Blue eggs a virus?

Discussion in 'Chicken Behaviors and Egglaying' started by Sassyalice, Sep 14, 2013.

  1. Sassyalice

    Sassyalice New Egg

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    Just getting my girls today and was wanting to get some layers that have blue eggs.. this caught my eye... I find things like this interesting.



    http://www.popsci.com/science/artic...ongrats-your-chicken-has-virus?src=SOC&dom=fb


    Here in the U.S., our eggs mostly come in two colors: white and brown. But there are two breeds, one in Chile and one in China, that are known to lay blue eggs. Yeah, weird, right? And a new study has figured out why that happens.
    The Araucana chicken from Chile and the Dongxiang and Lushi chickens from China (none of which are particularly common in North America) are known to lay pale-blue eggs. This is rare for a chicken; while bird eggs can come in all sorts of colors and patterns, chicken eggs are almost always white or brown. So what's the deal?
    A new study found that a single gene, called callee oocyan, is responsible for the odd coloration of these blue chicken eggs. But how did it get there? Turns out that these chickens have a high incidence of a particular retrovirus, called EAV-HP. Retroviruses are a type of virus that integrates its own genetic data into the host in an unusual order. Instead of transcribing DNA into RNA and then into protein, retroviruses operate backwards, retroviruses have RNA, which they use to make DNA, and then integrate that DNA into the DNA of their hosts. HIV is probably the best-known retrovirus.
    This EAV-HP retrovirus is responsible for inserting that weird gene, the one that turns the chicken eggs blue. Specifically, it changes the chemistry of the eggshell so that it can take in biliverdin, a bile pigment, from the chicken's uterus. Weird! And not necessarily harmful; blue eggs are widely eaten and the Araucana, in particular, is a very popular exotic chicken breed. But now you know why their eggs are blue!​
     
  2. donrae

    donrae Hopelessly Addicted Premium Member

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    I have no idea if their science is correct, but Easter eggers are pretty much a dime a dozen here in the US. Blue or green eggs aren't really that rare at all. I really never thought of it as that weird, some wild birds lay blue eggs, why not chickens?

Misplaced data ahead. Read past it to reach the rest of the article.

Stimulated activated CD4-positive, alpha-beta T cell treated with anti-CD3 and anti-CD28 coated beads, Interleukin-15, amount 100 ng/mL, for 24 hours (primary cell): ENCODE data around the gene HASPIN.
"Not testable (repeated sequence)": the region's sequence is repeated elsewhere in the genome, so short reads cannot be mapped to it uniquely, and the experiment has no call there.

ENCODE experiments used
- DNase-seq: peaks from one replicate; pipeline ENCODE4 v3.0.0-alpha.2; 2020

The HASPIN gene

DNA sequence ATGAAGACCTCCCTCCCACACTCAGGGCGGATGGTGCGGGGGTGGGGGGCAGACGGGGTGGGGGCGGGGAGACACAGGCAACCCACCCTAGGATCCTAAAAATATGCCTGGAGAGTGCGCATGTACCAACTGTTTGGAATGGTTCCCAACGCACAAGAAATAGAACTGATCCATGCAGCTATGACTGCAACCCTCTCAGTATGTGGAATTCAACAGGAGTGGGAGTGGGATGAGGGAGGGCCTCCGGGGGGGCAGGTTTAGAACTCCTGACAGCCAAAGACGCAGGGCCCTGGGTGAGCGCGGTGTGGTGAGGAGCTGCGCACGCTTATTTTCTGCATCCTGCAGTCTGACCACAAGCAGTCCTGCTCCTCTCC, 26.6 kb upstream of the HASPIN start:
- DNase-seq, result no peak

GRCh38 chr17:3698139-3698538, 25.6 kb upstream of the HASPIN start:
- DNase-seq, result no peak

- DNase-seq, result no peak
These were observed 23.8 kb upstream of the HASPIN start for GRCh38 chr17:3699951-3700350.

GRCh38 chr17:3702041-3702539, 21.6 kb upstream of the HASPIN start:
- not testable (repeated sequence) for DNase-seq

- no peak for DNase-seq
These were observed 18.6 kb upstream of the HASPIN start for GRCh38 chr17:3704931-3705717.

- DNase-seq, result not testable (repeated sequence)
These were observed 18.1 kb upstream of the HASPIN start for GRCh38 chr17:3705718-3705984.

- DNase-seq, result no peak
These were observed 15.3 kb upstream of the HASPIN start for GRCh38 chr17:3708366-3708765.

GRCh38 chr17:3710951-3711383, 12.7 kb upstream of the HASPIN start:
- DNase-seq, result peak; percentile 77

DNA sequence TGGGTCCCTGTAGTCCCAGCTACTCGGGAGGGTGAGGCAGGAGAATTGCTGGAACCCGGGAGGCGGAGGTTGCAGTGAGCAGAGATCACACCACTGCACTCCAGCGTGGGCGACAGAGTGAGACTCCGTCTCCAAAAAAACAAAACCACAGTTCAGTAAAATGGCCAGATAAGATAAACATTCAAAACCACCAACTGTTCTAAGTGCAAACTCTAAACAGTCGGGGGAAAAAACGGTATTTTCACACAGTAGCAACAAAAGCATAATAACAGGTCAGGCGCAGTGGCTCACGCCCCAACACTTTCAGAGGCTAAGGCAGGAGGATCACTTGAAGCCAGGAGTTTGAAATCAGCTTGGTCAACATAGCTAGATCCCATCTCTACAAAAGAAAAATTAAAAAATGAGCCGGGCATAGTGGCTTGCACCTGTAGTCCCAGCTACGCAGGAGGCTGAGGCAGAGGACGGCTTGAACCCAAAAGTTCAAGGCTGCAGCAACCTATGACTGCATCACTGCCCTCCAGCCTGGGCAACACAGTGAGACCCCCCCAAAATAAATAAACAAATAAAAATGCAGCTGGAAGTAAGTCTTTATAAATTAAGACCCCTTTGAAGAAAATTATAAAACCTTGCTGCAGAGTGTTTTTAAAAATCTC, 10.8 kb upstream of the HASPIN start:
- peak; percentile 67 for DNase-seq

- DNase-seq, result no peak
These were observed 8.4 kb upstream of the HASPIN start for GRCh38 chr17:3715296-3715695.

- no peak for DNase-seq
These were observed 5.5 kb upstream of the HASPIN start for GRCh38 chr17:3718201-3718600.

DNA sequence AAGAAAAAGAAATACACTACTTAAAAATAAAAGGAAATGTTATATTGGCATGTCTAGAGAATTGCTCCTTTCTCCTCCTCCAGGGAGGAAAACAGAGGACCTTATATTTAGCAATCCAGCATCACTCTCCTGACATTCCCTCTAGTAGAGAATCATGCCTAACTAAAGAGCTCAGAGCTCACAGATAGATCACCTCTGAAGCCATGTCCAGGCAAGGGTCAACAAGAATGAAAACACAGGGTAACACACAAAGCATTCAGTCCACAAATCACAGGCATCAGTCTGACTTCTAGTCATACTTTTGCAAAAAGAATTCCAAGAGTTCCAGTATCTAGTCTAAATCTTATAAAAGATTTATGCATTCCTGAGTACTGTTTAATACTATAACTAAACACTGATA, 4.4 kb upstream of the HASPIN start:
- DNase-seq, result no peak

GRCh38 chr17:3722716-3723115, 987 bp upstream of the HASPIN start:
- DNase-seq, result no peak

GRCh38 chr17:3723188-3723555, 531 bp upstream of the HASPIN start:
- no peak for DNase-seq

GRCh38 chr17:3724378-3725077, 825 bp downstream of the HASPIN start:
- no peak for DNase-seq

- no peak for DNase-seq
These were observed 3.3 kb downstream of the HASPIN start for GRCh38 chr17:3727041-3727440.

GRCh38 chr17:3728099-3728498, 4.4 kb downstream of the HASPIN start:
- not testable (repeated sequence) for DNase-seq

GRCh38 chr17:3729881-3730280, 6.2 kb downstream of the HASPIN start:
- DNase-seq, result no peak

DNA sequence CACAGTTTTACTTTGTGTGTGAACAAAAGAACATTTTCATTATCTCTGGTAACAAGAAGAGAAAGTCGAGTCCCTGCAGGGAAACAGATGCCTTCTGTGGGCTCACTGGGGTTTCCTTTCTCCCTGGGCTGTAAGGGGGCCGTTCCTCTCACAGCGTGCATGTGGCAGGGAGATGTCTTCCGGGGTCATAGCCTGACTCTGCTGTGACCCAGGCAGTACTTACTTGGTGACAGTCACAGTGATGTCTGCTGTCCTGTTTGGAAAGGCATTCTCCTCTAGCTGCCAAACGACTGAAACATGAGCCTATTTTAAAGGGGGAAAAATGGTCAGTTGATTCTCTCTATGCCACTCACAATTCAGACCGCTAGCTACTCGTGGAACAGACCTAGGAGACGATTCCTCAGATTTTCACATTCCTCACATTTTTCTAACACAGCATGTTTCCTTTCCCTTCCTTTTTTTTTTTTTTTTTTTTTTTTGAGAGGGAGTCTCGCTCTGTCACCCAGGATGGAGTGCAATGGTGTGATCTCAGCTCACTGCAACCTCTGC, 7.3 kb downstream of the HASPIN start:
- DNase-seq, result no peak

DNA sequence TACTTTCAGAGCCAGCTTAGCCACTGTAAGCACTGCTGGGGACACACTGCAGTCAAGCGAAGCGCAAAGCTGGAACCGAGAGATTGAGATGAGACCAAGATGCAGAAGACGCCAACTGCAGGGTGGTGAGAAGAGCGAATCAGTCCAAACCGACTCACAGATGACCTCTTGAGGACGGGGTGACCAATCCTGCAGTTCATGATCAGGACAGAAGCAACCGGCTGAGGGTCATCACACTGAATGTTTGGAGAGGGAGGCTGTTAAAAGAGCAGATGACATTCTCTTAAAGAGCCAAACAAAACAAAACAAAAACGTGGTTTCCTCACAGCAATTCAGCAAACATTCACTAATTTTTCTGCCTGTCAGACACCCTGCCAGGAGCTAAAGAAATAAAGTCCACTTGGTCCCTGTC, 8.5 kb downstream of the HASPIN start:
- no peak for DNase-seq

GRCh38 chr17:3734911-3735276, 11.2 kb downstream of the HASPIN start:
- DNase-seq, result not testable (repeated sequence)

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  3. Cindy in PA

    Cindy in PA Overrun With Chickens

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    I was told there are only too true colors of eggs white & blue. A white egg has white on the inside of shell. A blue egg has a blue inside shell. A brown has a white inside shell, so who knows?
     
  4. A.T. Hagan

    A.T. Hagan Don't Panic

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    The link to the Virology Blog the PopSci article was developed from: http://www.virology.ws/2013/09/11/a-retrovirus-makes-chicken-eggshells-blue/

    As I am reading this a retrovirus originally inserted the gene that causes blue eggshells. The gene is then reproduced as chromosomes divide in the usual way. It is my understanding that we are finding viral modification of our DNA (and everything else's DNA) at some point in our specie's past is much more common than we ever believed before.
     
  5. WalkingOnSunshine

    WalkingOnSunshine Overrun With Chickens

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    Science knows!

    The brown part of the egg's color is a color put on over top of the shell as the egg is being laid. On BYC, it's almost always described as being like an inkjet printer, but of course that's just a saying. So your brown egg is a white egg with a brown coating put on top. A green egg is a blue egg with a brown coating put on top.
     
  6. Sassyalice

    Sassyalice New Egg

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    We had a doozy of a storm last night. I noticed an egg that one of the girls dropped in the open had lost some of its colour when I was out collecting there this morning.. Like the brown had been partially washed off. Cool.
     
  7. urbancabin314

    urbancabin314 New Egg

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    so, just to clear up any confusion for me, Is the retro-virus that makes the egg shells blue dangerous at all to the chicken or to whoever eats the egg?
     
  8. lazy gardener

    lazy gardener Flock Master

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    ABSOLUTELY NOT.
     

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